No matter what we’re doing, we’re in some kind of posture – stooping, leaning, sitting and, of course, standing. Have you ever wondered what your own Good Standing Posture is? If so, here’s the blog and video that will teach you how to find it. A lesson for life.
What is Standing Posture?
- It’s when you’re standing!
- It’s always comfortable.
- Your standing posture is probably not textbook perfect and so can be improved.
There is a way to stand that is balanced and your centre of gravity falls through certain parts of your body. In this way, we stand efficiently and the deep postural muscles are working. These muscles support our joints and can work for long periods without fatigue. However, if we don’t stand in good posture, our centre of gravity falls through different parts of our body and different muscles must work to keep us there.
This is not so good because the muscles now working are not postural muscles and can fatigue.
This causes pain.
For example: Standing with your chin poking forwards
Now, this is something many of us do because we’re sat at a desk for hours, and that encourages the “Tortoise Posture”. When you stand like this, the muscles that must come into play to stop us from dropping our heads are the middle fibres of trapezius, and they run from the top of our shoulders to the base of our neck. This muscle can’t work for long periods and is a big source of pain for many people. So improving your posture will help reduce the activity of this muscle and thus you will get less pain.
To help improve your head and neck posture, you must be able to hold your head back a little so that your ear is in line with the middle of your shoulder when observed from the side. If you’ve stood with your head forwards for many years this will not happen quickly. You need to practice the Retraction Exercise which is on my previous blog. This will allow you to stretch the tight structures that are stopping you from holding a good head posture. You must do this about three times a day to have a gentle, effective stretch.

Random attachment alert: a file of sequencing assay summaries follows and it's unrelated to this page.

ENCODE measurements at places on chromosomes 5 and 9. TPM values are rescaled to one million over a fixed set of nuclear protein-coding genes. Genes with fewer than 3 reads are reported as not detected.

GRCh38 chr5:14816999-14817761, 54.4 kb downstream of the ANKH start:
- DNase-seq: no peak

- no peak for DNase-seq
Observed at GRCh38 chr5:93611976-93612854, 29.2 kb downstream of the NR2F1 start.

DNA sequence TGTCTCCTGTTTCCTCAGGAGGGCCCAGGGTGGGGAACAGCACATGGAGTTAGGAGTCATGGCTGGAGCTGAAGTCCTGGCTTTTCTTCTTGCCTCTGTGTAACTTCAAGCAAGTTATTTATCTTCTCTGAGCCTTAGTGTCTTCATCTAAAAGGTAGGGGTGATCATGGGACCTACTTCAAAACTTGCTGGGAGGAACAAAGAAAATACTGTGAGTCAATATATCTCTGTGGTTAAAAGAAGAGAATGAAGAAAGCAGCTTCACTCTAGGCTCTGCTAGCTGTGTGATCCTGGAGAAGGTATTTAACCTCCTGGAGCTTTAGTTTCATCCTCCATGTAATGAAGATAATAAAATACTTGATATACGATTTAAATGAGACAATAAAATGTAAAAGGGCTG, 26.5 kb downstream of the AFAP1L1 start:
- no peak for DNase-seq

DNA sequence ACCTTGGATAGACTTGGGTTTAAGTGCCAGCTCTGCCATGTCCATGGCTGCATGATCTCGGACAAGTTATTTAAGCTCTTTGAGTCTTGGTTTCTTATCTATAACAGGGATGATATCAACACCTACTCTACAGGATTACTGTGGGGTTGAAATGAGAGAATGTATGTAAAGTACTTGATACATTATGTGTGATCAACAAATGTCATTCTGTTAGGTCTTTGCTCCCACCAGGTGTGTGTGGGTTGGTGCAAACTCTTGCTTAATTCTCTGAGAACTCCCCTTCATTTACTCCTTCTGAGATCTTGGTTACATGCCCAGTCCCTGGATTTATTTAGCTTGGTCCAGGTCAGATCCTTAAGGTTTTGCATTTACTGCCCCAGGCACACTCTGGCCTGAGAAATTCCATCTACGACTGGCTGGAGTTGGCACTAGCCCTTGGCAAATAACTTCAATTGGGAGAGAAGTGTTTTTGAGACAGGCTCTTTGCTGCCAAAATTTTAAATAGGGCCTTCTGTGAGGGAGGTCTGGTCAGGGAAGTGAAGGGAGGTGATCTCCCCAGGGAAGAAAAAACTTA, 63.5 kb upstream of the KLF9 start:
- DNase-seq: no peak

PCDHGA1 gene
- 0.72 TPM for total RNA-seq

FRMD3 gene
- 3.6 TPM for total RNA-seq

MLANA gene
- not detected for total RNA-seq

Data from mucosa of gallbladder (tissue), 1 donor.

So, to find our good, pain-free standing posture this is what you do…
- Stand with your back against a wall with heels 2cms away from the wall.
- Your bottom, upper back, and if possible the back of your head should be resting on the wall. If your head won’t reach the wall don’t strain.
In this position there should be just enough space to slide your hand in between the lower back inward curve and the wall.
- If there is too much space, flatten this inward curve until your hand is touching the wall on one side and your back on the other side.
- This will be your good standing posture for the lower back.
- Whilst finding this position, keep your knees straight and don’t drop your chest down.
Mini Squat Exercise
To help you to learn and adapt this position, find your good posture position as explained above or on the video then…
- Whilst maintaining this good posture, slowly bend the knees to do a mini squat…
- …and then straighten your knees keeping the good postural position.
This will help you to learn the new, correct standing posture.
Now, the Retraction Exercise in my previous post will help you cope with a particularly common fault that causes poor standing posture. But of course, there are many other bad habits we can slip into, and we’ll look at some of them in future posts. But remember, once you know what good posture is you can work towards it.
So try out the advice we’ve covered today, and let me know how you get on!by No tags for this post.